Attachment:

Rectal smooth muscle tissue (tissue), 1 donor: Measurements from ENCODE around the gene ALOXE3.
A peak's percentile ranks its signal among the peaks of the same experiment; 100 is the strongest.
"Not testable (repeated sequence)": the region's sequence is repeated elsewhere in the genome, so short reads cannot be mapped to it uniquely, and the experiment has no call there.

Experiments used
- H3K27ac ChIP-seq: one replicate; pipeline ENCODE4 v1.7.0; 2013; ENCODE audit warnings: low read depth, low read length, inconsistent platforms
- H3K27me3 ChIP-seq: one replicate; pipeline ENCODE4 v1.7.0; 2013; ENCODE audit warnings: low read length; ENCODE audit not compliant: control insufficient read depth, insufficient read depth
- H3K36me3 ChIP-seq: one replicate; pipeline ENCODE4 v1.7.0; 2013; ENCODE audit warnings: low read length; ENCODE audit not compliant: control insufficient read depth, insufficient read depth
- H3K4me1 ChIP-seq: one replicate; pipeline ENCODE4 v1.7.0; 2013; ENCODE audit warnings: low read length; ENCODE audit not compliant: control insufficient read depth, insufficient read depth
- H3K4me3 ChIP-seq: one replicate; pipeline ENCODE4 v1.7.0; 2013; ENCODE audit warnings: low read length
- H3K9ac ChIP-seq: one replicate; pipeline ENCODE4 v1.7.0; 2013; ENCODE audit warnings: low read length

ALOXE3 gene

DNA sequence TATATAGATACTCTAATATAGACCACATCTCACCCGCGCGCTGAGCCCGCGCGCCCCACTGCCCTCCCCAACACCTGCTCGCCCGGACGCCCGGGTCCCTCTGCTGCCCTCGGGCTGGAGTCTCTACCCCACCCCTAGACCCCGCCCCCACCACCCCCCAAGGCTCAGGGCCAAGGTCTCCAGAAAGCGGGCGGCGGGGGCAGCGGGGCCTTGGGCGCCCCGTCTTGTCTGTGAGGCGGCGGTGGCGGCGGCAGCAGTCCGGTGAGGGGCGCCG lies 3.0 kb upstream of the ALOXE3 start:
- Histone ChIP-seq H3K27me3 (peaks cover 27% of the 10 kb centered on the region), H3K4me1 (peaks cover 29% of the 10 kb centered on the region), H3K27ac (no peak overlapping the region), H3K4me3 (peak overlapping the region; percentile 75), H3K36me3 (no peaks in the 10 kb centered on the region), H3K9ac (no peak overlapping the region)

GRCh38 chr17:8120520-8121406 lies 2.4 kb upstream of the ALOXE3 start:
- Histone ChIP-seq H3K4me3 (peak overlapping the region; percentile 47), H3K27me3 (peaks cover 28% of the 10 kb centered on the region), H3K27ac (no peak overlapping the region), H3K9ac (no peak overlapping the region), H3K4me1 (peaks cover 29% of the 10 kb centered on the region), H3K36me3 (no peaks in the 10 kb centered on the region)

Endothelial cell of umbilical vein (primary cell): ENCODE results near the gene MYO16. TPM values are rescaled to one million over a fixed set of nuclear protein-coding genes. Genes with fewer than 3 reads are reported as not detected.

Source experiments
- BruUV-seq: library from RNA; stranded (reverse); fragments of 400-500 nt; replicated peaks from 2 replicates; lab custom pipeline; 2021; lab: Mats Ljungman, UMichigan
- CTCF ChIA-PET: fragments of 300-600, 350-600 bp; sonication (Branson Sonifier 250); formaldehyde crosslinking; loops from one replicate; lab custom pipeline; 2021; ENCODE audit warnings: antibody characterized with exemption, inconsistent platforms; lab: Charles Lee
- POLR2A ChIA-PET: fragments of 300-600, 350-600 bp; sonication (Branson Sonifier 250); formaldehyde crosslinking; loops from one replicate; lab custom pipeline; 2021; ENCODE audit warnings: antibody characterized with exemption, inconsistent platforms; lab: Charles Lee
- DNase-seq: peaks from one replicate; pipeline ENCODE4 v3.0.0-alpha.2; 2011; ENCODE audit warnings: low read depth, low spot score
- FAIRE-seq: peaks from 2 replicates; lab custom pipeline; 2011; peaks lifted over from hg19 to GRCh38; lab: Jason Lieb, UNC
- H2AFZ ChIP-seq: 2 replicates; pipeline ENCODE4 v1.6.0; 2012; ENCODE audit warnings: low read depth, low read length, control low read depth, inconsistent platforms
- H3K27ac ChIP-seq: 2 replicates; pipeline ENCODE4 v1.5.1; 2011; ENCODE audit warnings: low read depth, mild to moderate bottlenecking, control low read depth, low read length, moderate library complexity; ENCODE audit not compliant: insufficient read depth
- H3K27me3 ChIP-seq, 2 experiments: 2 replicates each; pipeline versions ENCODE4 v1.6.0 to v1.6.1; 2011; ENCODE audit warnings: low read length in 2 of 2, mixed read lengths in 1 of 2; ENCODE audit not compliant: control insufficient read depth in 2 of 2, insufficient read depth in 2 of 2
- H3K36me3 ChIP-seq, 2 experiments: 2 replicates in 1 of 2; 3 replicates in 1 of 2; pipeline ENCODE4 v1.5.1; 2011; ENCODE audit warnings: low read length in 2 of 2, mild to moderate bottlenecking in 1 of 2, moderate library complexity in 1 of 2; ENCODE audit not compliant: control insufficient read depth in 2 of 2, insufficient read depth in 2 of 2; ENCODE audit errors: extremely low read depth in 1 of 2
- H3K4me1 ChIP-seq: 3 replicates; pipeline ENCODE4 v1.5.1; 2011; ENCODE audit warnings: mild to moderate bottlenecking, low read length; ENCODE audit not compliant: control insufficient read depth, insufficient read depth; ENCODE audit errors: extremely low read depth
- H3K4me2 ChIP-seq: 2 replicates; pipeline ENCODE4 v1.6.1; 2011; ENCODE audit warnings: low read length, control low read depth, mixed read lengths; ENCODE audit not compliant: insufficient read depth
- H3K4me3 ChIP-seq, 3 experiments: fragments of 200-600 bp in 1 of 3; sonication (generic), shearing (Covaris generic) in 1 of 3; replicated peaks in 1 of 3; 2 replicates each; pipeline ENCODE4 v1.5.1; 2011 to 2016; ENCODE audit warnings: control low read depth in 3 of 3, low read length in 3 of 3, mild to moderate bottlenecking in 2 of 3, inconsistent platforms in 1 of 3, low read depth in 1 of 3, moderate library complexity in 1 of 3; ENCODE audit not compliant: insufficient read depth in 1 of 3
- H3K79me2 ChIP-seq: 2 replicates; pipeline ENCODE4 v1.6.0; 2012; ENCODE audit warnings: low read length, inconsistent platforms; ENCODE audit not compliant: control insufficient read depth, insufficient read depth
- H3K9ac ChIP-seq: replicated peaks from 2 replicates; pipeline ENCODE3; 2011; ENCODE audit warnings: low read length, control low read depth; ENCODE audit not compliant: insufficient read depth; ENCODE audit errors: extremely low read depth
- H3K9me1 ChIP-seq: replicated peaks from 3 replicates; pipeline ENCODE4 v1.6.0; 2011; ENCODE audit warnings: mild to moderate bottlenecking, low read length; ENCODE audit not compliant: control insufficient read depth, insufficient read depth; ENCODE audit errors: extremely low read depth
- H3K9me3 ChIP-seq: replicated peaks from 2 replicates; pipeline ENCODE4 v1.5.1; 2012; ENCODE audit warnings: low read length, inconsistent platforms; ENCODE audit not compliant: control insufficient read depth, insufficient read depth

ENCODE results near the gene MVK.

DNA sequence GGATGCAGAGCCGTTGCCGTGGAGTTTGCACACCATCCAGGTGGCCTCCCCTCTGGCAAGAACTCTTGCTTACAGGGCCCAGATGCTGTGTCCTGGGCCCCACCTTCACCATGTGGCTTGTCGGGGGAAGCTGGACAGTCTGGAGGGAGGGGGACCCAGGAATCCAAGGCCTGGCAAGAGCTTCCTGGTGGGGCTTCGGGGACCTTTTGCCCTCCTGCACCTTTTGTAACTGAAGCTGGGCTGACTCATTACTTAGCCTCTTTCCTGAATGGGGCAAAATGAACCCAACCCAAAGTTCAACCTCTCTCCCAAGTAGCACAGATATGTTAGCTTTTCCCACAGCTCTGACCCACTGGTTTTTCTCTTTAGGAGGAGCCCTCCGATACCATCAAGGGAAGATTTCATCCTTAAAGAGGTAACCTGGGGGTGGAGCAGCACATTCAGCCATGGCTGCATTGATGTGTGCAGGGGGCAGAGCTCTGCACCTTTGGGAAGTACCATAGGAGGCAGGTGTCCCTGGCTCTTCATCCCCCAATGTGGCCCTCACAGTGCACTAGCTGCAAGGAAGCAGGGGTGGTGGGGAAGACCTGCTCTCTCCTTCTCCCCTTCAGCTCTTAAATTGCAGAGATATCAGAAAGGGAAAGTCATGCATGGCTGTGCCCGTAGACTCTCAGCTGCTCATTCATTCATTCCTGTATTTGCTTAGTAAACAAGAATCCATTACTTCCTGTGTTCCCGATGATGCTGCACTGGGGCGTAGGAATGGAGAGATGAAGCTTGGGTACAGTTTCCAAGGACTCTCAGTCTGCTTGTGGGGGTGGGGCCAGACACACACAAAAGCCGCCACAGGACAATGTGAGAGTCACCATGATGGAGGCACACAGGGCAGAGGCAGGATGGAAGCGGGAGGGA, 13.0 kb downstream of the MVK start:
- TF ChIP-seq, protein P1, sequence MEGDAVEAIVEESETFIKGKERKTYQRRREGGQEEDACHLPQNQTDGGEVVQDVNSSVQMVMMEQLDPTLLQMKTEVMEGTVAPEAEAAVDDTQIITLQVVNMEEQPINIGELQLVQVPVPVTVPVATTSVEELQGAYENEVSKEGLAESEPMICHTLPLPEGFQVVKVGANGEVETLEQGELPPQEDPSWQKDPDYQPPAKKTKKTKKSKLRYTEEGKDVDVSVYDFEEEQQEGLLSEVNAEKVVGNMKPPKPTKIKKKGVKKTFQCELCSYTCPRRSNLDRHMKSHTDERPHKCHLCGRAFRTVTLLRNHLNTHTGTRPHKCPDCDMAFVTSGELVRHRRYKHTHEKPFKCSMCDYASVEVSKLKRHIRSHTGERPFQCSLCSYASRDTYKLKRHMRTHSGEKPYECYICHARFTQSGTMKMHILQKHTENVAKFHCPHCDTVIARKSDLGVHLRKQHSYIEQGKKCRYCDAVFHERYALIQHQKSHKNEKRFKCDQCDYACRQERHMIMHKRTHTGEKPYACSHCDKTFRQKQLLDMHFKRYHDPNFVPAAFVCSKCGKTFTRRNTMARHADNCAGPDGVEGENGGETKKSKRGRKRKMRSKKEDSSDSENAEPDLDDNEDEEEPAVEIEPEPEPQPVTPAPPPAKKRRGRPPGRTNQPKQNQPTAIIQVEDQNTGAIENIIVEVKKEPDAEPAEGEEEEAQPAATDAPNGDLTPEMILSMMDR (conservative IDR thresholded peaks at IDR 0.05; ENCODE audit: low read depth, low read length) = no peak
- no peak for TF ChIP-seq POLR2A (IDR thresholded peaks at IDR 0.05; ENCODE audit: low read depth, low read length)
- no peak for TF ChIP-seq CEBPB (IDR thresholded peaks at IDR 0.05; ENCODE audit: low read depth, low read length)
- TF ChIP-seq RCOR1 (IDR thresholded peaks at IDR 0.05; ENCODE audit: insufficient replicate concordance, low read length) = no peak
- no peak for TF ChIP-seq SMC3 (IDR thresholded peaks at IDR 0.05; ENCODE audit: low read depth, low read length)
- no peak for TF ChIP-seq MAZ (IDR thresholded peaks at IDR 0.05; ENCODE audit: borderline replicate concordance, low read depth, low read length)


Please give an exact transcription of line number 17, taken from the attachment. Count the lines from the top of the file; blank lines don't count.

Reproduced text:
Source experiments